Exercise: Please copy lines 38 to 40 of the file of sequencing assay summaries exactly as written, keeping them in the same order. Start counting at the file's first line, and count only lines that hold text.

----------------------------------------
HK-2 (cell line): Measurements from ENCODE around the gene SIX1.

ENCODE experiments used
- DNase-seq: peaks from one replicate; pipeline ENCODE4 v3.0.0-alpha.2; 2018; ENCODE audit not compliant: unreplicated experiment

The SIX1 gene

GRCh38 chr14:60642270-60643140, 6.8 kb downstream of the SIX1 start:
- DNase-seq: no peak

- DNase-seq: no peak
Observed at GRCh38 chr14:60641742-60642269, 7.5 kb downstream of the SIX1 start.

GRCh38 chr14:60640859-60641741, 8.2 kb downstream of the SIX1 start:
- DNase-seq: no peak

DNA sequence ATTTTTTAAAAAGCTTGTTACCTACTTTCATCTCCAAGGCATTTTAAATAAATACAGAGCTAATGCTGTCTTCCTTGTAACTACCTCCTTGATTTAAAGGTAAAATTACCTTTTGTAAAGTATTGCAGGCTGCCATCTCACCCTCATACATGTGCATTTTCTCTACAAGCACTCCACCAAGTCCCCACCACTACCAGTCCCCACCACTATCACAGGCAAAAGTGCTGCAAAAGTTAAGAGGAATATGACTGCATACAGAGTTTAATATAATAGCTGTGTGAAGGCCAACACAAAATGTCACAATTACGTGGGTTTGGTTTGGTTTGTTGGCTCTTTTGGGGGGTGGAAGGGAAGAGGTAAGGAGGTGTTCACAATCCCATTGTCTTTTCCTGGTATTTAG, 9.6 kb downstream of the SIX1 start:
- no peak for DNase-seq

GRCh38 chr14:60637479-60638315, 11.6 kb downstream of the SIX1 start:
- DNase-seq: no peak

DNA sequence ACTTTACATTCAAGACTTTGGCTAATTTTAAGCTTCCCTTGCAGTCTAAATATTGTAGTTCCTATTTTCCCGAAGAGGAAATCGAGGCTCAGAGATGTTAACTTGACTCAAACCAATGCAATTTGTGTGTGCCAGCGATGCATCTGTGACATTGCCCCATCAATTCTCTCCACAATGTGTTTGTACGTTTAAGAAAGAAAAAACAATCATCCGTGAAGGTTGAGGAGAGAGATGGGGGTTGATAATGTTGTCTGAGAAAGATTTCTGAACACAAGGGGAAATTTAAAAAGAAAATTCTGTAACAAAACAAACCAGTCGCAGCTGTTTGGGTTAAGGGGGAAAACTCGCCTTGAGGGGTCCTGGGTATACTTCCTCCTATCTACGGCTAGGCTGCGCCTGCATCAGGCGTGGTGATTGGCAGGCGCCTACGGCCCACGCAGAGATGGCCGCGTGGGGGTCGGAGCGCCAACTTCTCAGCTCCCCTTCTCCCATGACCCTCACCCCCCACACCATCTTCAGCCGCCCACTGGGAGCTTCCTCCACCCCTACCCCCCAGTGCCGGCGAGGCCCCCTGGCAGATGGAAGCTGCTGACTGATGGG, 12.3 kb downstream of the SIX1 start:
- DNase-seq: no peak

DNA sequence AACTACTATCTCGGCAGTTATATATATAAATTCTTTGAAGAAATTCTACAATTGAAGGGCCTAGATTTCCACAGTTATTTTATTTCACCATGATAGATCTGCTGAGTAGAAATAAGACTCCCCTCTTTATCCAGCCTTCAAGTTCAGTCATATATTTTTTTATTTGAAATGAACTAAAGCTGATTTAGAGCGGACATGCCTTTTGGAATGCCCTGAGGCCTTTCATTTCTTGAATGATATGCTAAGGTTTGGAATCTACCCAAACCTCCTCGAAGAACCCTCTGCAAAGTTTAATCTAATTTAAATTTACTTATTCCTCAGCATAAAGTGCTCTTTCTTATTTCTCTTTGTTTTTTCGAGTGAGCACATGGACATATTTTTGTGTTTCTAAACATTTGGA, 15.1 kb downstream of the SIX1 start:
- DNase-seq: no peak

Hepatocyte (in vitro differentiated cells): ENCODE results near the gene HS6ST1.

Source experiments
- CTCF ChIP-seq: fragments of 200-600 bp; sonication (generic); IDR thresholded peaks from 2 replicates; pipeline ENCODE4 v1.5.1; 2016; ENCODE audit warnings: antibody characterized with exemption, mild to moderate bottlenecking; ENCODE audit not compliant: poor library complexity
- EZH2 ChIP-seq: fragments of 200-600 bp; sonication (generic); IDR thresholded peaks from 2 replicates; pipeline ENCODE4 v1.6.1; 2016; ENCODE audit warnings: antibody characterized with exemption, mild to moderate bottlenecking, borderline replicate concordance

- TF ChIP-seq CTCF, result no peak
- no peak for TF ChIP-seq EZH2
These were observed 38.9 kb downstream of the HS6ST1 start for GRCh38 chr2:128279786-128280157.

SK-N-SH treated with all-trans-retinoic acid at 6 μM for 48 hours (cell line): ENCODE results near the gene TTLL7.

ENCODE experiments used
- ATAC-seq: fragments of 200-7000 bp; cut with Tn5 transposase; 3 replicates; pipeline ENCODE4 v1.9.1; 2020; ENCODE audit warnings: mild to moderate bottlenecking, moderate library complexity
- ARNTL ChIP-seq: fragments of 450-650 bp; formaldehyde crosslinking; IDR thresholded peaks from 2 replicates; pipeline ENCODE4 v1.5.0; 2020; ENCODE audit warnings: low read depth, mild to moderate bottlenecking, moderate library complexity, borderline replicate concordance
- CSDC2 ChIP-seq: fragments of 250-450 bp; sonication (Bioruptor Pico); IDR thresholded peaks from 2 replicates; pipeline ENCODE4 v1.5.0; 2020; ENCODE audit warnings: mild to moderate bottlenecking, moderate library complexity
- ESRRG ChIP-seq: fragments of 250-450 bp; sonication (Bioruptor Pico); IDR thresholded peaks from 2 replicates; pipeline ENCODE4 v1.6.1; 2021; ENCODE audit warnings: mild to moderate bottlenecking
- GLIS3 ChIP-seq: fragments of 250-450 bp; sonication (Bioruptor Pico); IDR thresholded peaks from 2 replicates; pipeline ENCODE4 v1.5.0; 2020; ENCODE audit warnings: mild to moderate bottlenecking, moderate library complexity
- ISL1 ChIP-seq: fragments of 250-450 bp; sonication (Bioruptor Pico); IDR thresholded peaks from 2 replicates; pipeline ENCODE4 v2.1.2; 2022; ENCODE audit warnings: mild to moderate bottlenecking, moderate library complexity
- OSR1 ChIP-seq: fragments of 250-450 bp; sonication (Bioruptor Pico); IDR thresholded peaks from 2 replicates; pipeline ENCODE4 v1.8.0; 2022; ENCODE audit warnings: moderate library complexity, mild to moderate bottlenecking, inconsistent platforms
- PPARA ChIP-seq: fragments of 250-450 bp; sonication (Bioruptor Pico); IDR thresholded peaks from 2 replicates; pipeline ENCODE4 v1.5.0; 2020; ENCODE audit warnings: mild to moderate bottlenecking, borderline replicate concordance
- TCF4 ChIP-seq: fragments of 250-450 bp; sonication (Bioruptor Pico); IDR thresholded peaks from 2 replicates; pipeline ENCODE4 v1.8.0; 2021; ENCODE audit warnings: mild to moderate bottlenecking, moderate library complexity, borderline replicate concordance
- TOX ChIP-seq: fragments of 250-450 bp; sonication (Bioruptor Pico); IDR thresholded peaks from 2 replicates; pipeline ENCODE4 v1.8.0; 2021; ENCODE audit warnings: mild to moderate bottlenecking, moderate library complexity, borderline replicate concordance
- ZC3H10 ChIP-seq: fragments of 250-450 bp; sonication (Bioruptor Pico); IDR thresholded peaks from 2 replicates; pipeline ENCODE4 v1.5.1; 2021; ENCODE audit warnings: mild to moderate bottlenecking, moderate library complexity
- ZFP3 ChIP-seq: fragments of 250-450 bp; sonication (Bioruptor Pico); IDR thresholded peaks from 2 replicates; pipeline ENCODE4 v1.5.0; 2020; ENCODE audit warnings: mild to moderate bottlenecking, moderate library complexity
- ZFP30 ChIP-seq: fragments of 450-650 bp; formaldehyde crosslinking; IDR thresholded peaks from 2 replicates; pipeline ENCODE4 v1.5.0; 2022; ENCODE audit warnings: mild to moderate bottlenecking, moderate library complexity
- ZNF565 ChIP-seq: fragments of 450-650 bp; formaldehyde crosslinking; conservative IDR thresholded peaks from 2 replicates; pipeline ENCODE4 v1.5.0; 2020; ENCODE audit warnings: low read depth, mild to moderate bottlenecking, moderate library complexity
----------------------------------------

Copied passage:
- ZC3H10 ChIP-seq: fragments of 250-450 bp; sonication (Bioruptor Pico); IDR thresholded peaks from 2 replicates; pipeline ENCODE4 v1.5.1; 2021; ENCODE audit warnings: mild to moderate bottlenecking, moderate library complexity
- ZFP3 ChIP-seq: fragments of 250-450 bp; sonication (Bioruptor Pico); IDR thresholded peaks from 2 replicates; pipeline ENCODE4 v1.5.0; 2020; ENCODE audit warnings: mild to moderate bottlenecking, moderate library complexity
- ZFP30 ChIP-seq: fragments of 450-650 bp; formaldehyde crosslinking; IDR thresholded peaks from 2 replicates; pipeline ENCODE4 v1.5.0; 2022; ENCODE audit warnings: mild to moderate bottlenecking, moderate library complexity